In every home in rural communities in developing countries, a smallholding farm exists, mostly headed and operated by a man and in a few instances, a woman. One key characteristic of a smallholding farm is the use of family labour in production activities, which is an unpaid labour and they all make the farm family; it also entails farming activities being operated by the whole family with various activities undertaken by the different members of the family to ensure a successful farm operations and a better livelihood for the family.

Therefore, it is important to understand the peculiarities in the farm family system; to reduce the cost of operations by ensuring that family members carry out specific activities (which are largely unpaid for), it is perceived as a form of socialisation for younger family members (catch-them-young strategy) to embrace the occupation of their parents, a form of succession plan and a continuity of the business in the case of sudden demise of any of the parents or both of the parents.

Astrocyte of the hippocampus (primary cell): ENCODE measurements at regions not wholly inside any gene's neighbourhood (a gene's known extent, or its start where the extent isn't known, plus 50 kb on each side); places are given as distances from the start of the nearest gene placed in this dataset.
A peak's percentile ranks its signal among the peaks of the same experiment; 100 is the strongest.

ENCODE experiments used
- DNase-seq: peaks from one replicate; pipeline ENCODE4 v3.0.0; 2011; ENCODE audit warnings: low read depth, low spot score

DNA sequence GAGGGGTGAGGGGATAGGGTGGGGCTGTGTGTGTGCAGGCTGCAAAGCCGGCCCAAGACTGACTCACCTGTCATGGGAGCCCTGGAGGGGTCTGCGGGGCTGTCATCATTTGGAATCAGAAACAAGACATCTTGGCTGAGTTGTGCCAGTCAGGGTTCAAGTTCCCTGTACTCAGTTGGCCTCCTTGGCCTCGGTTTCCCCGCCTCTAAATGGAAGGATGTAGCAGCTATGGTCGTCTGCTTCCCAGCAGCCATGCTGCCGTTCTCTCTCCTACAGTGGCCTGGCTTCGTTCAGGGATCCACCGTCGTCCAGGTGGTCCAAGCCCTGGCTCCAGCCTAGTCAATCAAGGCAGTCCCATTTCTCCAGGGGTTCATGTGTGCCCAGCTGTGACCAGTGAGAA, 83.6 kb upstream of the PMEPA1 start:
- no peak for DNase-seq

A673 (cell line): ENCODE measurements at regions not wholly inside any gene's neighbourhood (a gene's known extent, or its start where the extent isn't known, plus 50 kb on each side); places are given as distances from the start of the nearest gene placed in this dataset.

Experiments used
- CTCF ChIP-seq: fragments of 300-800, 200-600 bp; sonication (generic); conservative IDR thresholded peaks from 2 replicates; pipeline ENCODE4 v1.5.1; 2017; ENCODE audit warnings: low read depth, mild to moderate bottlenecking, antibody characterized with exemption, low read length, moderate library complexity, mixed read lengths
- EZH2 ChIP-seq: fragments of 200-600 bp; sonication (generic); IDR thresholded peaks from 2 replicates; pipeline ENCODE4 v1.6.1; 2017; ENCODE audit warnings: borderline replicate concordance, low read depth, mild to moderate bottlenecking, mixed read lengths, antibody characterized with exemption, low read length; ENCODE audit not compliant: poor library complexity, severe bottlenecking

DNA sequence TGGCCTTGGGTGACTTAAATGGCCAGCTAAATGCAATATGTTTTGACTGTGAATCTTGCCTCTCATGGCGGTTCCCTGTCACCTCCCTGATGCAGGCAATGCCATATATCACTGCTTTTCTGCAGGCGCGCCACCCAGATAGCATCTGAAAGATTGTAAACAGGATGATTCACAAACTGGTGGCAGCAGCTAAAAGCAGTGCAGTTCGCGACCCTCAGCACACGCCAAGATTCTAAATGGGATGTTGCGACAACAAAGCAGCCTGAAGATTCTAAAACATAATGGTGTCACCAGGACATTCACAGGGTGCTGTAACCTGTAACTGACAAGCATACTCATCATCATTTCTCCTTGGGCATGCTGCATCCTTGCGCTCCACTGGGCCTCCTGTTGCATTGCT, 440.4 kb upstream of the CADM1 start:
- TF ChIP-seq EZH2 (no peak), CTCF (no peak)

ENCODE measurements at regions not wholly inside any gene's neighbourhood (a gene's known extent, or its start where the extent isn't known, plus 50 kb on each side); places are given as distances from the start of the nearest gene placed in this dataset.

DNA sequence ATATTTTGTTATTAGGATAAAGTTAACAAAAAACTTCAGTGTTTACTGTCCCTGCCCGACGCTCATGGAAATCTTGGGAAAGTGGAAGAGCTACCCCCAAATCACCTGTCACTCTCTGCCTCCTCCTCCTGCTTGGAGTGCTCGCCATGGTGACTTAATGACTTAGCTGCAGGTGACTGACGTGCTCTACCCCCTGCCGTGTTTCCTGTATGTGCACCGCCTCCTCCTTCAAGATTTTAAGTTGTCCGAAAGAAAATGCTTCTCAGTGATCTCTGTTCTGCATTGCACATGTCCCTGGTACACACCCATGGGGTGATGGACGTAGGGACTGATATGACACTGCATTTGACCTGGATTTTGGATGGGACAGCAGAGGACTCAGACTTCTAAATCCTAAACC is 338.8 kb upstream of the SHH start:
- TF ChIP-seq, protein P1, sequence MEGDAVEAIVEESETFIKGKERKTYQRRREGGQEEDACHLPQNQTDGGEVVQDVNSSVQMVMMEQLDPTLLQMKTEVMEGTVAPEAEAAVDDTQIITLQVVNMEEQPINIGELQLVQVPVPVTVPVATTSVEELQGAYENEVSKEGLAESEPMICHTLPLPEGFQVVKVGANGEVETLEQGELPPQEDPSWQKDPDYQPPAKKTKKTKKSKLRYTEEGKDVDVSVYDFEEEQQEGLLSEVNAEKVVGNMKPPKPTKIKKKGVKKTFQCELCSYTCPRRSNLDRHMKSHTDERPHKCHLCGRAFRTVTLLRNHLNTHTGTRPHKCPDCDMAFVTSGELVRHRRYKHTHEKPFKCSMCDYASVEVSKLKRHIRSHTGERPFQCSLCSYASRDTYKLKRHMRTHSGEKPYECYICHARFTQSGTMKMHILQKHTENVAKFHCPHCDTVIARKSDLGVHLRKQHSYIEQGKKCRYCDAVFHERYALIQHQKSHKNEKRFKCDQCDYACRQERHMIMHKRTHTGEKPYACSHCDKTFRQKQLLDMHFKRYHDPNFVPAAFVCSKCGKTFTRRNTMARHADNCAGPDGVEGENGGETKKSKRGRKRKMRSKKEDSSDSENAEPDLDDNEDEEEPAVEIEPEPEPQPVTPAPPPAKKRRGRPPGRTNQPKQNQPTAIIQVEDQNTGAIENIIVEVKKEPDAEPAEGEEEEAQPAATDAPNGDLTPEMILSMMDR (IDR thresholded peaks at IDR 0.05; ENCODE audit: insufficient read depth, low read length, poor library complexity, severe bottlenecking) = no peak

It is vital for intervention programmes, focusing on capacity development of smallholder farmers to be done at the farm family level with the involvement of all other members of the farm family to reinforce such knowledge and help the farmers to make better business decisions as any negative or positive effects on the farm affects all the members. We need to further understand the peculiarities of farm families across the different regions to guide them in the case of programme designing and development to achieve better outcomes and impacts. We all must be involved and be at the forefront to promote farm families for a better future and achieving food security.